From Grierson to Gogglebox: Teaching the Factual Spectrum

I’m just coming up for air after a bout of intensive lecturing. I teach a few different classes for American university students in London, but my favourite, semester after semester, is my documentaries class. It is here, in a deliberately darkened classroom near Holborn, that I share the highlights of twenty years immersed in the world of British documentary. We cover the whole factual spectrum, from independent feature documentaries to heavily formatted reality, and everything in between.

Usually, my students arrive having been exposed to roughly two kinds of factual fare: worthy subject based documentaries, like Ken Burns’ marathon series that their parents watch, or the far-from-real world of the Real Housewives or Kardashians. If I’m lucky these days, and frequently I am thanks to Netflix, they will have streamed a few American documentary features like Blackfish or Girl Model. They know Sherlock, and Doctor Who but have never heard of Louis Theroux or the term “fixed rig“. They are a blank slate when it comes to British factual, and I have fifteen weeks to make my mark.

I have to begin by introducing them to something else they have never heard of: Public Service Broadcasting. For while the BBC is in a perilous state at the moment, with no reprieve in sight, the PSB tradition it stems from is crucial to understanding just how the Brits got so great at making documentaries. I wrote my entire MA thesis on the topic. It’s important.

grierson
John Grierson

In class, after we look at the notion of public service broadcasting, and how it was extended with the creation of Channel 4 in the 80s (also, sadly, under threat), we turn to John Grierson, who coined the term documentary, defining it as the “creative of treatment of actuality”. We have a look at Grierson’s most famous sequence in his seminal film Night Mail, which shows the postal train rhythmically chugging north to Scotland, to words by W.H. Auden and music by Benjamin Britten:

We learn just how Grierson came to make propaganda films for the British government, by dipping into Britain Through A Lens: The Documentary Film Mob, made by the excellent Lambent Productions. It includes a clip from Grierson’s box office hit Drifters (1929), about the British herring trade. While I recognize I need to tread softly and not show Drifters in its entire, silent, black and white glory, my students were gratifyingly engrossed when I showed a modern take on deep sea fishing, Channel 4’s recent The Catch, a fixed rig series which was mesmerizing from start to finish.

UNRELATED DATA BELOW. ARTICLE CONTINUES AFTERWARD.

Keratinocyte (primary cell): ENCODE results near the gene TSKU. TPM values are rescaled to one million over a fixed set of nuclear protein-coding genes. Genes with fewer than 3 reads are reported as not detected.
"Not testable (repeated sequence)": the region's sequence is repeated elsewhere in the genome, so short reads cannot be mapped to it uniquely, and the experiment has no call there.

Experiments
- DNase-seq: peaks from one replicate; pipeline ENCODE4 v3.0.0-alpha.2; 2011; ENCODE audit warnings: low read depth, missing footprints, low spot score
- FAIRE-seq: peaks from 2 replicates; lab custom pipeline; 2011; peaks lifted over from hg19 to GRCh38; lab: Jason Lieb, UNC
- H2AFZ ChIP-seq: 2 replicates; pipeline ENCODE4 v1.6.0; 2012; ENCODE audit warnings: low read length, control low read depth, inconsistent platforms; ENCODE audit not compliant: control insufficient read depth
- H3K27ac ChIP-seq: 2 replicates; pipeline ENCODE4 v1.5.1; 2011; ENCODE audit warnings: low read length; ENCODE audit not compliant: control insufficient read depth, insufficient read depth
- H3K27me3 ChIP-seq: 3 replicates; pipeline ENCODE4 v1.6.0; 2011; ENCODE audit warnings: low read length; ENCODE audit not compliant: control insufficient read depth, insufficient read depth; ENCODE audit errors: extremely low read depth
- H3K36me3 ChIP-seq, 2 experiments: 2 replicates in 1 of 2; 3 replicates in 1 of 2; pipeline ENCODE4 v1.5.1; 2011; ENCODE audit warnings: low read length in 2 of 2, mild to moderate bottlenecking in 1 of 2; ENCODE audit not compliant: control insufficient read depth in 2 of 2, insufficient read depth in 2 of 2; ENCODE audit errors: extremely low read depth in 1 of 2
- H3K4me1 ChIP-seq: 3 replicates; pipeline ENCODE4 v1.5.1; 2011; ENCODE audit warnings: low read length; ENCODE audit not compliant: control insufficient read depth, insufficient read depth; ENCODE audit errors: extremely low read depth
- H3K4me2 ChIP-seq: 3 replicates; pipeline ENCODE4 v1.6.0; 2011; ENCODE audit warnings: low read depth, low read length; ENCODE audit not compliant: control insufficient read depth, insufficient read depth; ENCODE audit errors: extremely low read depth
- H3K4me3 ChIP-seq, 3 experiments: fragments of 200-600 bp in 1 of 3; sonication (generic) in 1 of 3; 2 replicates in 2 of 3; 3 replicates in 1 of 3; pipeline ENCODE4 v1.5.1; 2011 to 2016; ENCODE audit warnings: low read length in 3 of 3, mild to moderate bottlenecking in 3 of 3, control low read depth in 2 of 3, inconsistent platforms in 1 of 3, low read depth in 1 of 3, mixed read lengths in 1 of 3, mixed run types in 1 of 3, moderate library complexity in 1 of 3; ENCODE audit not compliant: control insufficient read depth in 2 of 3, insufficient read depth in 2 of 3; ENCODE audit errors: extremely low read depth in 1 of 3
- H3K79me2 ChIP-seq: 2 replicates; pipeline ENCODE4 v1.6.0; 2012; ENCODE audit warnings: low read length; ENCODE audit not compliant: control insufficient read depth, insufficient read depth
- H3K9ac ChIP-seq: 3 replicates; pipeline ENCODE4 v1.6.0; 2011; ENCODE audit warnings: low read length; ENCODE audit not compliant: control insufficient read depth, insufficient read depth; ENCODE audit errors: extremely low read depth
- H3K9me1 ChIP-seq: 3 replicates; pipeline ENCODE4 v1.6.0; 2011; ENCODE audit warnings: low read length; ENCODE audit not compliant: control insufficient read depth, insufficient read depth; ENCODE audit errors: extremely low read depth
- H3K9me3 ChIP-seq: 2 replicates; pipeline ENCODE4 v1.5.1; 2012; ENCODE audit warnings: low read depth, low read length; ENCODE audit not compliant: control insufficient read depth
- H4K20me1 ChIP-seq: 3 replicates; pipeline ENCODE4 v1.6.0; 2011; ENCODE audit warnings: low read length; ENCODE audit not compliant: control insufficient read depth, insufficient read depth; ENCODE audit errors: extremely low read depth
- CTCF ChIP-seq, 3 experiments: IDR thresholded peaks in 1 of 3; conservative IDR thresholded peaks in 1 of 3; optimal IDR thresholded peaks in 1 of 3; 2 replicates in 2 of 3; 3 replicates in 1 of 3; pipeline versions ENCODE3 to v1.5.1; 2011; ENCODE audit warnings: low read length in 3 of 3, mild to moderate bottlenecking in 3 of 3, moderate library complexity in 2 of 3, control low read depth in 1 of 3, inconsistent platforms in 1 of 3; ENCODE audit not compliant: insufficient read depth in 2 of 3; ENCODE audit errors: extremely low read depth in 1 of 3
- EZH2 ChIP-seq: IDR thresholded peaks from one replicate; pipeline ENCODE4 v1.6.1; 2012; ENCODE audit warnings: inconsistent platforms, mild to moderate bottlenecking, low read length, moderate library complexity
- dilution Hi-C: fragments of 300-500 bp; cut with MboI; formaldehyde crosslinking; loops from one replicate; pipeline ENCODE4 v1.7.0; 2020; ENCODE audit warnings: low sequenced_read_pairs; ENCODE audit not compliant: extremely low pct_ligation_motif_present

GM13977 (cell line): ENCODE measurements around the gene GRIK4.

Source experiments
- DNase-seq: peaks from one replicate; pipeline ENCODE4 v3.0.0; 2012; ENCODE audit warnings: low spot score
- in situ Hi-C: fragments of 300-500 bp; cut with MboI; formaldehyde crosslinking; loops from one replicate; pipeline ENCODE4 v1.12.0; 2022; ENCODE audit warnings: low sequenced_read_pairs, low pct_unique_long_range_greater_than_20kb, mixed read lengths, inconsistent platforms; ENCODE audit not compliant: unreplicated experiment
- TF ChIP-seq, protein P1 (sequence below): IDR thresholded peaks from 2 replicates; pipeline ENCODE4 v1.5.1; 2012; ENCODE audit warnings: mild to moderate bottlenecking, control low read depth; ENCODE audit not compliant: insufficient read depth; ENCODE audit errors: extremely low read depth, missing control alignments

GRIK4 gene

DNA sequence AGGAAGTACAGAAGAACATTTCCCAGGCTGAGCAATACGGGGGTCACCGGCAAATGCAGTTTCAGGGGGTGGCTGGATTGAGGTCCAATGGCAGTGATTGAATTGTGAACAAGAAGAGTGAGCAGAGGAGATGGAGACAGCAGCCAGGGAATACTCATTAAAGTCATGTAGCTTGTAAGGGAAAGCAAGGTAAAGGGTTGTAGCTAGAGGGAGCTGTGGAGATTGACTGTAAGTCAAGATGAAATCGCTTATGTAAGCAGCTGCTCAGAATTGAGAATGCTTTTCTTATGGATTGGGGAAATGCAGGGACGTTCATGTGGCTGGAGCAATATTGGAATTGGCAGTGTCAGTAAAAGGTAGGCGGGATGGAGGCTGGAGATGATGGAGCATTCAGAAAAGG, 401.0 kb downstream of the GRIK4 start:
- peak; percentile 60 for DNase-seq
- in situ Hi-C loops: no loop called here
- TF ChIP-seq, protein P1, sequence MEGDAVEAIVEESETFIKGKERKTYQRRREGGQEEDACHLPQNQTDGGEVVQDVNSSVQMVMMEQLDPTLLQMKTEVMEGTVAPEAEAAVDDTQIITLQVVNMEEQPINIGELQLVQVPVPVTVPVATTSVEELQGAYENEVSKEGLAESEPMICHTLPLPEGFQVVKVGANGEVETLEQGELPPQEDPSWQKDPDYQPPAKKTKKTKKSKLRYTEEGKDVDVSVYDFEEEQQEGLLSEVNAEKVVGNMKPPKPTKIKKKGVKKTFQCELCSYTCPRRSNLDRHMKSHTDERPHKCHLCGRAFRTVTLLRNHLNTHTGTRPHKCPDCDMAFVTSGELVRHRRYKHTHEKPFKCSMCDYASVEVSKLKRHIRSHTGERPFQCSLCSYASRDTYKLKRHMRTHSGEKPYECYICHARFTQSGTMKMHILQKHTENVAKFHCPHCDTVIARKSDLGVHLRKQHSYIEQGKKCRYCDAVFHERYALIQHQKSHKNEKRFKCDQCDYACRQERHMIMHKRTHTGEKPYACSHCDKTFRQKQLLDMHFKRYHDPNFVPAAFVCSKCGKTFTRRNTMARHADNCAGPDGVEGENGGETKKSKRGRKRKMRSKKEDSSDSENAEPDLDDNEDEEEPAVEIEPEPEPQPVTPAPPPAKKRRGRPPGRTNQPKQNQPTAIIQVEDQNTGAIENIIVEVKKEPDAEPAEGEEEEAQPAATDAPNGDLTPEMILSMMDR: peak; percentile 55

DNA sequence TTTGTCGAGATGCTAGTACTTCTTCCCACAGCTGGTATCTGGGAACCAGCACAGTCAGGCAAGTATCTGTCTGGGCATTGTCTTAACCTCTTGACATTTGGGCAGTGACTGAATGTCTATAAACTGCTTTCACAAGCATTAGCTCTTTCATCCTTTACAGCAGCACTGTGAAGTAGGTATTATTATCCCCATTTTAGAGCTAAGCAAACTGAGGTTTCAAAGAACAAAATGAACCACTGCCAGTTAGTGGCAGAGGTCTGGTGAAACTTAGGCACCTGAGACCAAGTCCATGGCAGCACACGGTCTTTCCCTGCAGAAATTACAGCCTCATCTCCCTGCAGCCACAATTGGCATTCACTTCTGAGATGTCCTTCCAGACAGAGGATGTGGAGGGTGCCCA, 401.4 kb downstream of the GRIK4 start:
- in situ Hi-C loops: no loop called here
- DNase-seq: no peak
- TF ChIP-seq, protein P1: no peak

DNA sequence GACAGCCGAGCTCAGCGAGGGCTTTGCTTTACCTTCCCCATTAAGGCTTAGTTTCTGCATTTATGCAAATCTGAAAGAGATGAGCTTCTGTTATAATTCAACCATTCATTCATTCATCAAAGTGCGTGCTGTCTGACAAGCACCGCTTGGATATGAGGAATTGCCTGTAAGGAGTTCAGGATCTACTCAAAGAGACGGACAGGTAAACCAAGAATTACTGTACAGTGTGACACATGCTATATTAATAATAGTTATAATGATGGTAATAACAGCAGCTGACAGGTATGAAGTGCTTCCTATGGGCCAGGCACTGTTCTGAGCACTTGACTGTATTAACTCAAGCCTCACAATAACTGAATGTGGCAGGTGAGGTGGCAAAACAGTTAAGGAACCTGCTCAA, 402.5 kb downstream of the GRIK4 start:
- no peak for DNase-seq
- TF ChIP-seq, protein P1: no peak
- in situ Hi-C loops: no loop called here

After our crash course in PSB and Grierson, we look more in depth at contemporary examples of Grierson’s creative treatment of actuality, in its many guises. We explore the topic with the help of a specially curated Flipboard Magazine; I often ask students to use articles in it as a starting point for further research. We also hear from a number of leading filmmakers – Kim Longinotto, Brian Hill and Christopher Hird have all been recent guest lecturers.

As students gear up to make their own three minute film for a final project, it’s critical for them to see how a simple construct can make a powerful film. Marc Isaac’s beautifully made first film Lift – shot entirely in the elevator of a tower block in East London – is a great example.

the lift
Lift

While it would be a joy to spend our entire time looking at the work of talented British independent documentary makers, my charges are about to enter the real world and many are hoping for a career in television. So a large chunk of our time is spent looking at the world of formats, with the occasional help of the always entertaining Gogglebox and Charlie Brooker. My students are surprised to learn just how many of the American shows they watch are British formats made by British production companies. But our focus is not so much on this crossover as on those reality formats in the UK that traditionally haven’t had a hope in hell of appearing on mainstream US television. In the hopes of fostering transatlantic fertilisation, I spend a lot of time exploring the intersection of public service and reality, looking at how some UK production companies are doing both, in really interesting ways. For more on that, stay tuned…